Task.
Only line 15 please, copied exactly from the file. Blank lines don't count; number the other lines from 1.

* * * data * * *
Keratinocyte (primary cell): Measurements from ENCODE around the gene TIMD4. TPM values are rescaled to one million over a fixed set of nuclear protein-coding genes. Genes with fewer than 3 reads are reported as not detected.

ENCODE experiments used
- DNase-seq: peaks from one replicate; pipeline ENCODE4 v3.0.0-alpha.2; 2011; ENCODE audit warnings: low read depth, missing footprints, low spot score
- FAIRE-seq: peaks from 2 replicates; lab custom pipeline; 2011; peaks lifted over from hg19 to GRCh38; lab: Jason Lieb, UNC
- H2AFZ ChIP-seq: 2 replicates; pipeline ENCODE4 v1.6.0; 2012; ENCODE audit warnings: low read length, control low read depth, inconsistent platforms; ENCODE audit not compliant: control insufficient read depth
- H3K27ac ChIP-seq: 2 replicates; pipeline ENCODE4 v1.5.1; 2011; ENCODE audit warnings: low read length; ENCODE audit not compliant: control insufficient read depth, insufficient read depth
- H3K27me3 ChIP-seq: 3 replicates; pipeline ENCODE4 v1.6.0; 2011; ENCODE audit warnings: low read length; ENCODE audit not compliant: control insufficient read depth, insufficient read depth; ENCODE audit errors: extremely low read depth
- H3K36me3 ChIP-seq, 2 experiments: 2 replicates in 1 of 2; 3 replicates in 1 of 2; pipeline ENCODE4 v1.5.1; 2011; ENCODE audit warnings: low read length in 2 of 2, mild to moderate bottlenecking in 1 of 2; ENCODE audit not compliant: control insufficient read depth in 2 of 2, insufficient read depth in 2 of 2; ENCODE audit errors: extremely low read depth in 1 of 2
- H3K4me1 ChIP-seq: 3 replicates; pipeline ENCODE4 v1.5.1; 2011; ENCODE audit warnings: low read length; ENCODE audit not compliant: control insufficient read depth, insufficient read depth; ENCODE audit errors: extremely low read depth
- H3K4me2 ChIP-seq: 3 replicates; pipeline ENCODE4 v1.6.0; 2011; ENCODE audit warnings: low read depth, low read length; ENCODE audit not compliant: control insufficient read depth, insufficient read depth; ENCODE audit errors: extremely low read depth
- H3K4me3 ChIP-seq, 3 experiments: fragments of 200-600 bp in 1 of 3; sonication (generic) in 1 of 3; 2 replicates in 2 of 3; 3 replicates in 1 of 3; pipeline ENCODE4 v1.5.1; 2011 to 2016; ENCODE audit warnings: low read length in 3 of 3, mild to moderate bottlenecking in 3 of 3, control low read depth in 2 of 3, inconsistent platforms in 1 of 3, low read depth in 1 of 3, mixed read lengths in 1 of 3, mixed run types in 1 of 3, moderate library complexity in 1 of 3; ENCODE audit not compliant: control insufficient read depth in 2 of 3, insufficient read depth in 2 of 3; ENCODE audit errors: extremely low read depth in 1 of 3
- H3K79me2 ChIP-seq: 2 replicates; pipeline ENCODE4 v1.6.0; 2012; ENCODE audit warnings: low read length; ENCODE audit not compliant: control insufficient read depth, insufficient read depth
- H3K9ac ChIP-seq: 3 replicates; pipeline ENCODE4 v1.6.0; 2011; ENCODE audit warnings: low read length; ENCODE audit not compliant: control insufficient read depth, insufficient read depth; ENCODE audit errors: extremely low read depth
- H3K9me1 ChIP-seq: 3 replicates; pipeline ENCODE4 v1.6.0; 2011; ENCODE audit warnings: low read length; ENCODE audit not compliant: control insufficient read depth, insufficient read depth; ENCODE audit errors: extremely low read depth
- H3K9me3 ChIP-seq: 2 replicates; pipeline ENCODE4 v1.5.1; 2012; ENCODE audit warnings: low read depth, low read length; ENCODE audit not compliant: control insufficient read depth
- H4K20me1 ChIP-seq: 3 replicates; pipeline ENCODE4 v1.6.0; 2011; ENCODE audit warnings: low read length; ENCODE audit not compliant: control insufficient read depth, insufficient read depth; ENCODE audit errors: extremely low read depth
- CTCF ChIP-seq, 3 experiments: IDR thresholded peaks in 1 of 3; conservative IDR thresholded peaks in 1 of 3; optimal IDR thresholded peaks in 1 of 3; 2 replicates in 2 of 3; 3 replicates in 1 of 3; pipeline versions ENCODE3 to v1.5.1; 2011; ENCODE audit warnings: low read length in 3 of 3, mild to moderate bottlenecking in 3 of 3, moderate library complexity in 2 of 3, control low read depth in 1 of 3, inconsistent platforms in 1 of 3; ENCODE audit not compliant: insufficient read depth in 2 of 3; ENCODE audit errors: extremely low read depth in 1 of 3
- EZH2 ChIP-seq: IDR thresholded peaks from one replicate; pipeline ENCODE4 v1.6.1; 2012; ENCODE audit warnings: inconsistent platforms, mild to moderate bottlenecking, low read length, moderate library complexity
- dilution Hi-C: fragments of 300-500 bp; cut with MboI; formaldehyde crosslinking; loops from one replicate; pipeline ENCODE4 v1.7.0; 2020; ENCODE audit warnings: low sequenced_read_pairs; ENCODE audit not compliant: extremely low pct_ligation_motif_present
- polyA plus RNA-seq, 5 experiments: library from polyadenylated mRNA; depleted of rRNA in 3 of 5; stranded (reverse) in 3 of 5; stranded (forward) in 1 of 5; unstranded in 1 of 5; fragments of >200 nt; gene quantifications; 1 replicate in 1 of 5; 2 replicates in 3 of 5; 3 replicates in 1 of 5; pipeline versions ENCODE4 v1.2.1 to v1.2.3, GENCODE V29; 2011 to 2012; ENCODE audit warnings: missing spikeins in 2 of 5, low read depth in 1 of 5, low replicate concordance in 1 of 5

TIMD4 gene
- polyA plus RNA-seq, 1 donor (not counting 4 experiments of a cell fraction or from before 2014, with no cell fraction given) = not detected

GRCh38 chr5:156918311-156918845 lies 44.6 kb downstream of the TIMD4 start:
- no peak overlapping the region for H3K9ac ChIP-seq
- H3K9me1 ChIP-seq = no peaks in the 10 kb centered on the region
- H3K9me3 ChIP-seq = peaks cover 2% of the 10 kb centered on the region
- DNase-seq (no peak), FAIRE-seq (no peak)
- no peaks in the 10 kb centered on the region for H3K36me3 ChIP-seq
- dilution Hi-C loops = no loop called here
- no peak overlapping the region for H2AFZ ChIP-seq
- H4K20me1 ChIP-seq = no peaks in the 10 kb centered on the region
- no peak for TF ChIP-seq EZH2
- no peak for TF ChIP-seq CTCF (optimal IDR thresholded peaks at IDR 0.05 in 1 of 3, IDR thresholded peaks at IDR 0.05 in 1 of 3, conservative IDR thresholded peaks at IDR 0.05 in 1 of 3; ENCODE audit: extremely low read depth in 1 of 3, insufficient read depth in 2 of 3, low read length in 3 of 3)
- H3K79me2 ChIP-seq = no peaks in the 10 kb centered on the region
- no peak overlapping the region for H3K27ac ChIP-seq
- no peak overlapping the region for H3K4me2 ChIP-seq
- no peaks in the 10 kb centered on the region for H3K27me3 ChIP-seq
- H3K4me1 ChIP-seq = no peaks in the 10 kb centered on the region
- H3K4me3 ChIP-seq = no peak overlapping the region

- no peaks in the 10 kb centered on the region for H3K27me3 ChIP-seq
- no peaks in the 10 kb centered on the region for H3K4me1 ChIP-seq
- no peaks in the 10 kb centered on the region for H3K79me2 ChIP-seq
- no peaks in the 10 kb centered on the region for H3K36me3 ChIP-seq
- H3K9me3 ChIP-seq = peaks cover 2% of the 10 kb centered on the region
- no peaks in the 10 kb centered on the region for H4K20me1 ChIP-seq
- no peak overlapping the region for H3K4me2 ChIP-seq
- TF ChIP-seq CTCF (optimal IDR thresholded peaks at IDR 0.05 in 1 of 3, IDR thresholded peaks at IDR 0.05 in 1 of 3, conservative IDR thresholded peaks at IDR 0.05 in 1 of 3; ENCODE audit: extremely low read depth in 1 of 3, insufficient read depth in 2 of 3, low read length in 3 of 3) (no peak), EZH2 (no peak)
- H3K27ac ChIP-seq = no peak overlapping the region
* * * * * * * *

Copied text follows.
- H3K9me3 ChIP-seq: 2 replicates; pipeline ENCODE4 v1.5.1; 2012; ENCODE audit warnings: low read depth, low read length; ENCODE audit not compliant: control insufficient read depth